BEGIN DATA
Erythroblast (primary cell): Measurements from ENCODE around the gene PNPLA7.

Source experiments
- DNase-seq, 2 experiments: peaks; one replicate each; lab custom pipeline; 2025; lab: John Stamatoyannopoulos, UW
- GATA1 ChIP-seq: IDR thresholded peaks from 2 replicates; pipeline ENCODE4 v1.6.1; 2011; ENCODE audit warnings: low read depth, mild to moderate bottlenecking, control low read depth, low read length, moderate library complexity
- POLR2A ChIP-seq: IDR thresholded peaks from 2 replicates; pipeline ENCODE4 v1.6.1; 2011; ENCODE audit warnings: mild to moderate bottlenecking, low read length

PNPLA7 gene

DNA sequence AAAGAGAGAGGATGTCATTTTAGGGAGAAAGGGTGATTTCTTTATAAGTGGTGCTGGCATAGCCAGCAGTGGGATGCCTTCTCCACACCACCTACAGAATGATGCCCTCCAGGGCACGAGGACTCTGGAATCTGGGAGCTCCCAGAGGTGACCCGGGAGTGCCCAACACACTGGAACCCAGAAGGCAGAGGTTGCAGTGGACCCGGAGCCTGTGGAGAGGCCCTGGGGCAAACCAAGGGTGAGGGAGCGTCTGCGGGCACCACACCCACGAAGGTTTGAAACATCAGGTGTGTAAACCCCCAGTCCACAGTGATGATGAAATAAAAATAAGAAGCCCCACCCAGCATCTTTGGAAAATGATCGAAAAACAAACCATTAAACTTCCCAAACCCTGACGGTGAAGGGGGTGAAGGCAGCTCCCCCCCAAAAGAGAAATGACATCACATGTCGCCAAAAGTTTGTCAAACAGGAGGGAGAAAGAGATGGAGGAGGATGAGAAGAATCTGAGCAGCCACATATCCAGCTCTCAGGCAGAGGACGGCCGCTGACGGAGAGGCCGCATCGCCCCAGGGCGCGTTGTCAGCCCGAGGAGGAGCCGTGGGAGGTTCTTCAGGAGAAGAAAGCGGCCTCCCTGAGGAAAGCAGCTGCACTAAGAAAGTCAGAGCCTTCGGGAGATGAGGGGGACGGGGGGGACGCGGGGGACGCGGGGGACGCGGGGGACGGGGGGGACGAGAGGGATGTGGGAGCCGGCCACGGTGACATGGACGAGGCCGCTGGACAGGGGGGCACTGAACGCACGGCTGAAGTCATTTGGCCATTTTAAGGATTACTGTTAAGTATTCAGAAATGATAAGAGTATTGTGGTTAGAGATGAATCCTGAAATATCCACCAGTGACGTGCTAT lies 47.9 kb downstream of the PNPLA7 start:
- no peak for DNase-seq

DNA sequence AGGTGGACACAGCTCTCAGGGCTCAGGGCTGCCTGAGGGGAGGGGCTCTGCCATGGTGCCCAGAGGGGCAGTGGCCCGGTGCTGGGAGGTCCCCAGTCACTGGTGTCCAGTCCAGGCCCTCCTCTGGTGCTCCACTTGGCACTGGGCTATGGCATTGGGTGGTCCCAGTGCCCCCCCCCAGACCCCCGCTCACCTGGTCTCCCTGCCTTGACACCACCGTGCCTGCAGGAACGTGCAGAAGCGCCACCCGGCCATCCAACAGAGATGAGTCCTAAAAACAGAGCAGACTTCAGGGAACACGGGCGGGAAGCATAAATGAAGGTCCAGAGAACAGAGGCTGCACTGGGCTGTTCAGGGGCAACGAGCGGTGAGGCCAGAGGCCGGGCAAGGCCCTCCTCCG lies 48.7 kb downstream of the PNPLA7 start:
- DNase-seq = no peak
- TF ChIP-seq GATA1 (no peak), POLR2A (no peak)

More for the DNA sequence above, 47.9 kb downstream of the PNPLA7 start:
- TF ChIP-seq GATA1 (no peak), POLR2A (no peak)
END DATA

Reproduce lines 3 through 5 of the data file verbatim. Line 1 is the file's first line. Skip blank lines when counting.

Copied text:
- DNase-seq, 2 experiments: peaks; one replicate each; lab custom pipeline; 2025; lab: John Stamatoyannopoulos, UW
- GATA1 ChIP-seq: IDR thresholded peaks from 2 replicates; pipeline ENCODE4 v1.6.1; 2011; ENCODE audit warnings: low read depth, mild to moderate bottlenecking, control low read depth, low read length, moderate library complexity
- POLR2A ChIP-seq: IDR thresholded peaks from 2 replicates; pipeline ENCODE4 v1.6.1; 2011; ENCODE audit warnings: mild to moderate bottlenecking, low read length